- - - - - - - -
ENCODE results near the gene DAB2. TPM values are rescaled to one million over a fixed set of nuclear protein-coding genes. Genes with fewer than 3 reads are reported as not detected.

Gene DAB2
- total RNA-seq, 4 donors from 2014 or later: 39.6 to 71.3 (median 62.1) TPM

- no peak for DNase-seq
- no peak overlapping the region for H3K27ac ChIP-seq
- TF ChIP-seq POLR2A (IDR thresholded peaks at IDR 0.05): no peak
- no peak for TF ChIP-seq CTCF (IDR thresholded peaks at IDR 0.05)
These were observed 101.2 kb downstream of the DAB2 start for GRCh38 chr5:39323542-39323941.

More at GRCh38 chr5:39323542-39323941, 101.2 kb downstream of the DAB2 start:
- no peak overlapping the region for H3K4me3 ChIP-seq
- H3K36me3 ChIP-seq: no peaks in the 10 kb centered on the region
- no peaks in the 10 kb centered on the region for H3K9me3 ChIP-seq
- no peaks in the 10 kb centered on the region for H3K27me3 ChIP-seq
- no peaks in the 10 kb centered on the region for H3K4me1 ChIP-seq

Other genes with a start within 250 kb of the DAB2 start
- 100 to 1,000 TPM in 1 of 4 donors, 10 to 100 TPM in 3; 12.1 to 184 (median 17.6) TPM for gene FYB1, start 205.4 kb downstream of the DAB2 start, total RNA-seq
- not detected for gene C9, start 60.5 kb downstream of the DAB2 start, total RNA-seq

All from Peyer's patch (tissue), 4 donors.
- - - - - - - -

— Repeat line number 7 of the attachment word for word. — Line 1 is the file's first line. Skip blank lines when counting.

- no peak for TF ChIP-seq CTCF (IDR thresholded peaks at IDR 0.05)